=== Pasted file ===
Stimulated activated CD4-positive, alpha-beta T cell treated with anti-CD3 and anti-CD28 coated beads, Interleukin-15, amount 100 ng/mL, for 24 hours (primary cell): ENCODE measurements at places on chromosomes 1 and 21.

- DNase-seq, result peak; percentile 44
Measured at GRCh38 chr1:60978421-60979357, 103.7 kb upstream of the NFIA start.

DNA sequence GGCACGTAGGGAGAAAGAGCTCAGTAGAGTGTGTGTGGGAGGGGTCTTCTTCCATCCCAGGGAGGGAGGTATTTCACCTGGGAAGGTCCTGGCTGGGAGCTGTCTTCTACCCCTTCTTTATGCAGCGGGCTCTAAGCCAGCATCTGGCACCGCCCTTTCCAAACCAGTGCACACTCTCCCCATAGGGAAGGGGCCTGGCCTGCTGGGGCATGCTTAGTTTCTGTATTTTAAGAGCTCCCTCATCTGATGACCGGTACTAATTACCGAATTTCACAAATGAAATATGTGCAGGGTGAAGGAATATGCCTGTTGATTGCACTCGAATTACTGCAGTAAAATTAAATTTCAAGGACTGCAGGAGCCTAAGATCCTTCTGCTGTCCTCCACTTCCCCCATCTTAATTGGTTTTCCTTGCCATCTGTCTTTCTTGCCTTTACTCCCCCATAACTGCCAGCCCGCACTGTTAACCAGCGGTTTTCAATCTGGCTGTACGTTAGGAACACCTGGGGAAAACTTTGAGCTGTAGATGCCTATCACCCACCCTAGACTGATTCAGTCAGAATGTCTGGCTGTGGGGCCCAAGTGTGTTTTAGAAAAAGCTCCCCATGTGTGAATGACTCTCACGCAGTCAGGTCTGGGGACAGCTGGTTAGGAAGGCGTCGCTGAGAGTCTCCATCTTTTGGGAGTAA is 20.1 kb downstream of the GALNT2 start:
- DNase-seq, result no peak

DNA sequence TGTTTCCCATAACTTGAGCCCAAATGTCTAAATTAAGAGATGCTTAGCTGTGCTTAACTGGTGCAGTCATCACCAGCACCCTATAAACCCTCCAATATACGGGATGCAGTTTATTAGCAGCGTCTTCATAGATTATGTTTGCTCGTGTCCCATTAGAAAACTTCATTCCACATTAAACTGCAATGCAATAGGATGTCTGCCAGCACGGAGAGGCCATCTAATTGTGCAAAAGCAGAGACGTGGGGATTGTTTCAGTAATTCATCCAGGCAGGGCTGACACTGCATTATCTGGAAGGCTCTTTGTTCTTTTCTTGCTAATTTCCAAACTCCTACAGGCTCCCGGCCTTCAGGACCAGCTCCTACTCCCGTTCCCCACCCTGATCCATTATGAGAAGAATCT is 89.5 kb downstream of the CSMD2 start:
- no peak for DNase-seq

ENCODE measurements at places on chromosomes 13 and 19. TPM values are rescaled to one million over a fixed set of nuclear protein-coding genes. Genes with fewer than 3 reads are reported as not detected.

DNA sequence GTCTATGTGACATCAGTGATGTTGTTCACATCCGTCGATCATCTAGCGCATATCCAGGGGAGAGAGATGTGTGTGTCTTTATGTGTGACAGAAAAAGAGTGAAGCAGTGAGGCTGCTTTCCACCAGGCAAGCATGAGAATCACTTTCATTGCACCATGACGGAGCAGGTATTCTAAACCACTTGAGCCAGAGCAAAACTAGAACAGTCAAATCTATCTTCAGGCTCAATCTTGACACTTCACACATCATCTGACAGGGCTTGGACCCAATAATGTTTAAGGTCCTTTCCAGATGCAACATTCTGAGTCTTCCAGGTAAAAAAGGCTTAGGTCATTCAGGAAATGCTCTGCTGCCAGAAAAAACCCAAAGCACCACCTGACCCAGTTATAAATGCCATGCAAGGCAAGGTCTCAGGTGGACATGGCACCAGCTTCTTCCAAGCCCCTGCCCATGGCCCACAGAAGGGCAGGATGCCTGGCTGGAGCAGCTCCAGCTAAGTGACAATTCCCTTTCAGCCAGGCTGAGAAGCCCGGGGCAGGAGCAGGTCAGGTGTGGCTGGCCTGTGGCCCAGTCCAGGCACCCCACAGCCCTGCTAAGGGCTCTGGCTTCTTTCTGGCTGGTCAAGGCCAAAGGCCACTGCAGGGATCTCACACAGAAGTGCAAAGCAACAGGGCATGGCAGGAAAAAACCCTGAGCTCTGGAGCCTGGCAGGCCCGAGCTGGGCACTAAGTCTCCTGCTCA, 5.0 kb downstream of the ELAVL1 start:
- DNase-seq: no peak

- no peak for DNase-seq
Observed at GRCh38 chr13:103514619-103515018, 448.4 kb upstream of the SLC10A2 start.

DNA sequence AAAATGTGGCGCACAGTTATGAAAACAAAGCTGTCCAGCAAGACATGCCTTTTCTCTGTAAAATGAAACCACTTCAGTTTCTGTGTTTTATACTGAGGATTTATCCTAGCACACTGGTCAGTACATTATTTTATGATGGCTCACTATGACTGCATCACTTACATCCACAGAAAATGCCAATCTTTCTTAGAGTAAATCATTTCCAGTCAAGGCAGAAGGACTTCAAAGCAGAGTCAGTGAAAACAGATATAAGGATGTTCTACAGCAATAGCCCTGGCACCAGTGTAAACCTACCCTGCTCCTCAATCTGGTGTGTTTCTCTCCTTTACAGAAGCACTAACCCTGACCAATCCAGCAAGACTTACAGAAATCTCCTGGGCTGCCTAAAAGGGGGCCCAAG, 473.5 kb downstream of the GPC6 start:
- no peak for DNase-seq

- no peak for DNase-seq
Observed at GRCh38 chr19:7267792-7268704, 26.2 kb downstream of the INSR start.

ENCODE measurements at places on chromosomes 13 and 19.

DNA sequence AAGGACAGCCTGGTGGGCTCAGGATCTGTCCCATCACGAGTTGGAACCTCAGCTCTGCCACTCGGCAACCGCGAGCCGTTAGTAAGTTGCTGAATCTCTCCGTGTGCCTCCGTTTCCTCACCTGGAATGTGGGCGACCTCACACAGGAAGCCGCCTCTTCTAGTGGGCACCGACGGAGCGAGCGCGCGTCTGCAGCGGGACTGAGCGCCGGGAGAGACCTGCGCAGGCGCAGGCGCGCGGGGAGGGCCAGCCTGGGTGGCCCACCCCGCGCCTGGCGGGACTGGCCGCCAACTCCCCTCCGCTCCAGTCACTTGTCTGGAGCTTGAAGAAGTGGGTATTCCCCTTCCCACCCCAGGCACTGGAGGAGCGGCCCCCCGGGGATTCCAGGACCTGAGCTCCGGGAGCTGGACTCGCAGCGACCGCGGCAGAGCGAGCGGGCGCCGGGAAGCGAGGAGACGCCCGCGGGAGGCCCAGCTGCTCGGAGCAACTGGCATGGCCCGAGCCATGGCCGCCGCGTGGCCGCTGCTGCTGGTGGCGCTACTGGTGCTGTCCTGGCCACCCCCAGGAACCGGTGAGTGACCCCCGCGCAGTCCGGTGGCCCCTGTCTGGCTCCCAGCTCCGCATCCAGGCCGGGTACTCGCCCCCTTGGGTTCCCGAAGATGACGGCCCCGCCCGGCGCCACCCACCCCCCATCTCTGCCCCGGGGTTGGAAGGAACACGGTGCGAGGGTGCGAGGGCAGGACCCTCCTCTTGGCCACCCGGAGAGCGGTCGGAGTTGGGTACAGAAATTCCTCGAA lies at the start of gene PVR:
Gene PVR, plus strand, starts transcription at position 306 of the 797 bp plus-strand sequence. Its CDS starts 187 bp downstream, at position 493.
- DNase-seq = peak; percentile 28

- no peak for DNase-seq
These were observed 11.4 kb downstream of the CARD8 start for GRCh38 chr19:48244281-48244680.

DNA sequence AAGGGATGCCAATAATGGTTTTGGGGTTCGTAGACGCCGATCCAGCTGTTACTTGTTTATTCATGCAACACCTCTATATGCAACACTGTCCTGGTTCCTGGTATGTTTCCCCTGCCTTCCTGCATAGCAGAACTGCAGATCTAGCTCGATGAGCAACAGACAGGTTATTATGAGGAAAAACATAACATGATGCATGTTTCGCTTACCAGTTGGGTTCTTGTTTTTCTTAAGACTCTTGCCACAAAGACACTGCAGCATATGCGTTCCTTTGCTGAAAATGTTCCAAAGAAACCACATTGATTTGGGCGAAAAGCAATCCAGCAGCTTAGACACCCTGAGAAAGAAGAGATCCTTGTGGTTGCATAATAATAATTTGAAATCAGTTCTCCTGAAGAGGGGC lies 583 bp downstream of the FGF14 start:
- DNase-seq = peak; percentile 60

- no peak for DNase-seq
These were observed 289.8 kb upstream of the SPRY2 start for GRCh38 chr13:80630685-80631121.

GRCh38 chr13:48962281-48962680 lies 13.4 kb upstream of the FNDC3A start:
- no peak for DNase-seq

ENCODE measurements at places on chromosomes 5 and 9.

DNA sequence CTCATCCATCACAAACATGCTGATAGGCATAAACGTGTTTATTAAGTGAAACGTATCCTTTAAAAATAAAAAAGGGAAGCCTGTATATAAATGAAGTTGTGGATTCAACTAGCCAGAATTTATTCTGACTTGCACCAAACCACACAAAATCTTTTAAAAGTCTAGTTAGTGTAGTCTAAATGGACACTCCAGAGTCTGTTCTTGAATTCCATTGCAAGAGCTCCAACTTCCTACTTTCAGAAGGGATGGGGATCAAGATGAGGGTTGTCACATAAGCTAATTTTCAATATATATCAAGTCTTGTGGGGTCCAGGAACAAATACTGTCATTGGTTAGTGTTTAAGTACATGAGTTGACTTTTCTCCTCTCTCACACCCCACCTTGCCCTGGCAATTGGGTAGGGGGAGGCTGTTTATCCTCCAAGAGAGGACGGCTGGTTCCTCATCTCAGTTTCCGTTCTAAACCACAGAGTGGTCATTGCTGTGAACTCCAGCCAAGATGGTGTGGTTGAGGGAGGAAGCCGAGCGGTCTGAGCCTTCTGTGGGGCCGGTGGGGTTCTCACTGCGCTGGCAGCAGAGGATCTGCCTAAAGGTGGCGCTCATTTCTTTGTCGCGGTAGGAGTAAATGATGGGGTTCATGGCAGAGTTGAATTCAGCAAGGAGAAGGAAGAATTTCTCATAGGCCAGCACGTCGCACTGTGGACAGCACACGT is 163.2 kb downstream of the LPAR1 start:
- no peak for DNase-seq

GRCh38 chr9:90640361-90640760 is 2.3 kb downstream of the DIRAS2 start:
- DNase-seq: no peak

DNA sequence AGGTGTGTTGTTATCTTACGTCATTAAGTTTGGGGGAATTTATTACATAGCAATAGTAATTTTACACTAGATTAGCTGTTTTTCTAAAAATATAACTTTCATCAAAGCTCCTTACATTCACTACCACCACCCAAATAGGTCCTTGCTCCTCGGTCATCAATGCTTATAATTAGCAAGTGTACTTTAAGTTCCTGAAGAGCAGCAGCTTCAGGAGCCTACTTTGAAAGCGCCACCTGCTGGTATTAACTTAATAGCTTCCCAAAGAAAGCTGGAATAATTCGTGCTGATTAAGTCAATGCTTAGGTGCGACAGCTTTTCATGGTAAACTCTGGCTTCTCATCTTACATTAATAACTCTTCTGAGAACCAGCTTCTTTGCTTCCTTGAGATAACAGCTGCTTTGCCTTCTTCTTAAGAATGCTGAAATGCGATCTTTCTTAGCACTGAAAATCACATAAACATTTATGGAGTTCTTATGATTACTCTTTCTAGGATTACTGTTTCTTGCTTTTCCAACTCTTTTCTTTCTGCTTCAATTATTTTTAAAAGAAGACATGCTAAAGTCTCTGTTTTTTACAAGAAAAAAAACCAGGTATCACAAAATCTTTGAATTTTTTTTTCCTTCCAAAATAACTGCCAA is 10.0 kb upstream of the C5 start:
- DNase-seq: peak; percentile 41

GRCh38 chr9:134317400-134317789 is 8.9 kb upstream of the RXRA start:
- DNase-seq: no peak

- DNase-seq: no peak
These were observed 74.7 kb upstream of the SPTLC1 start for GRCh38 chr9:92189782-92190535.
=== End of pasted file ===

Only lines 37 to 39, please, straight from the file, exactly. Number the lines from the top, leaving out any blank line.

- DNase-seq: no peak

- DNase-seq: no peak
These were observed 74.7 kb upstream of the SPTLC1 start for GRCh38 chr9:92189782-92190535.